Having established the synergistic cytotoxic effects of C99 and C31 in transfected cells, we next turned to the question of whether dimerization can be detected and quantified in various C99-derived constructs with C31. We hypothesize that there is a direct interaction between APP (or C99) and C31 and that this interaction is a necessary step in C31-mediated toxicity. To test this hypothesis, we appended the β-gal complementing deletion mutants (Δα or Δω) to the C-termini of these APP constructs (Supp. Fig. 2). In this system, when two molecules containing the respective complementary β-gal deletion mutants interact with each other, then β-gal activity is reconstituted and represents a quantitative measure of the interaction of the non-β-gal portions of the chimeric proteins. Consequently, N2A cells were transfected with the respective paired constructs and 24 hours later, the cells were assayed in parallel for cell death and dimerization to determine the relationship between these two measures. Comparable levels of protein were expressed from all the constructs (data not shown). As expected, expression of differentially tagged C99 constructs led to increased β-gal activity over the control condition, representing homo-dimerization of C99; and further, transfection of these two C99 constructs was correlated with cell death (Fig. 1A–D). Interestingly, the highest β-gal activity was seen when C99 and C31 were co-expressed, and again this correlated with the highest level of cell death. This result suggested a direct interaction between C31 and C99. Interestingly, there was no apparent C31:C31 interaction, providing a possible explanation as to why C31 itself is not toxic in the absence of C99 or APP: because there is no propensity for C31 to homo-multimerize. Lastly, although as expected there was no cell death in the C99ΔC31 (C99 deleted of the last 31 amino acids) transfected cells, there was significant β-gal activity. This observation was not surprising, as other regions in APP have been shown to mediate APP dimerization and one such motif is the GXXXG sequence in the transmembrane domain that is present in C99ΔC31 . Importantly, however, this result also suggested that dimerization itself is insufficient to initiate cell death in the absence of C31.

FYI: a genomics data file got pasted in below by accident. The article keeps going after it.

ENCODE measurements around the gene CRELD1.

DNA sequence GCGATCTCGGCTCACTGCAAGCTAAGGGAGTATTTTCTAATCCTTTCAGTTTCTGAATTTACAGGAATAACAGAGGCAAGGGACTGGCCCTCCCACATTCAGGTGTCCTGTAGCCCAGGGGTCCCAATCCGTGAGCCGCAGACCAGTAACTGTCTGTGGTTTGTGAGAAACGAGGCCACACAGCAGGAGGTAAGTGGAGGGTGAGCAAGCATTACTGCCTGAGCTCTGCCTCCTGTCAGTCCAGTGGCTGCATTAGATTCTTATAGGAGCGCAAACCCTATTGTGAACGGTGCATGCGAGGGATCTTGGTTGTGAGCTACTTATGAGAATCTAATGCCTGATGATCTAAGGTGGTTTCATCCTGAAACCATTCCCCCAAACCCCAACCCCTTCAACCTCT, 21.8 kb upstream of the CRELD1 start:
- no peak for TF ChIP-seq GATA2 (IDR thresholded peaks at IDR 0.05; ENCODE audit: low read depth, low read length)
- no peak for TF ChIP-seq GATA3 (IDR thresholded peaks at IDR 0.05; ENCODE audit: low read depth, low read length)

To relate the above findings to the cleavage of APP at the Asp-664 site, the experiments were repeated with a C99-D664A construct, in which mutation of the Asp to Ala residue prevented caspase mediated cleavage of C99. Interestingly, there was significant β-gal activity when the cells were co-transfected with C99-D664A and C31, indicating substantial heterodimerization to a level comparable to C99:C31 (Fig. 1B). However, cell death was comparable to control levels (Fig. 1A). This finding again suggested that Asp-664 is important for cytotoxicity, presumably through cleavage or protein-protein interaction, but not for dimerization.
The cleavage at position 664 results in the release of not only C31, but also the short ~20 N-terminal amino acid polypeptide (termed Jcasp) following cleavage at the ε-secretase site. This latter cleavage mediated by γ-secretase releases the intact AICD if there is no cleavage at position 664. Thus, the D664A mutation abrogates the formation of both C31 and Jcasp. To examine the possible differential toxicity of these polypeptides, chimeric Jcasp and C31 proteins, fused to EGFP to stabilize the rapid turnover of these short peptides, were expressed in N2A cells. Following transfection into N2A cells, cytotoxicity was assessed by Hoechst or ethidium homodimer staining. In this in vitro culture system, although comparable levels of protein expression were seen (Fig. 2A), C31-GFP showed the highest level of toxicity in both assays (Fig. 2B and Suppl. Fig. 3A). Jcasp and Jcasp- Y653D mutation showed similar and significant levels of toxicity, but intermediate between C31 and GFP control transfection. Previously, Jcasp- Y653D was reported to show substantially reduced toxicity , but this was not evident in our study.
To validate the importance of Asp-664 cleavage in cytotoxicity, we examined the APP AICD fragment, or C50, and compared this to a similar C50 construct with the aspartate mutation at position 664 (Fig. 2C). Similar to the Jcasp results above, C50 peptide was also cytotoxic but less than C31 expression. Further, C50-D664A showed no toxicity, again confirming the importance of the D664 residue (Fig. 2D and Supp. Fig. 3B). To confirm the ability of C50 to undergo further cleavage, the transfected cells were treated with staurosporine (1 µM) to induce cell death. As predicted, western blotting with a GFP antibody showed the expected cleavage of C50 but not C50-D664A construct (Fig. 2C). Taken together, these studies showed that while all the APP C-terminal cytoplasmic peptides can induce cytotoxicity when expressed in N2A cells, C31 showed the highest level of toxicity, with C50 and Jcasp showing similar, but lesser, degree of toxicity. These results also showed that the toxicity that has been ascribed to AICD is likely to arise from its ability to be proteolytically cleaved to produce C31 and Jcasp, not to full-length AICD itself [4,6].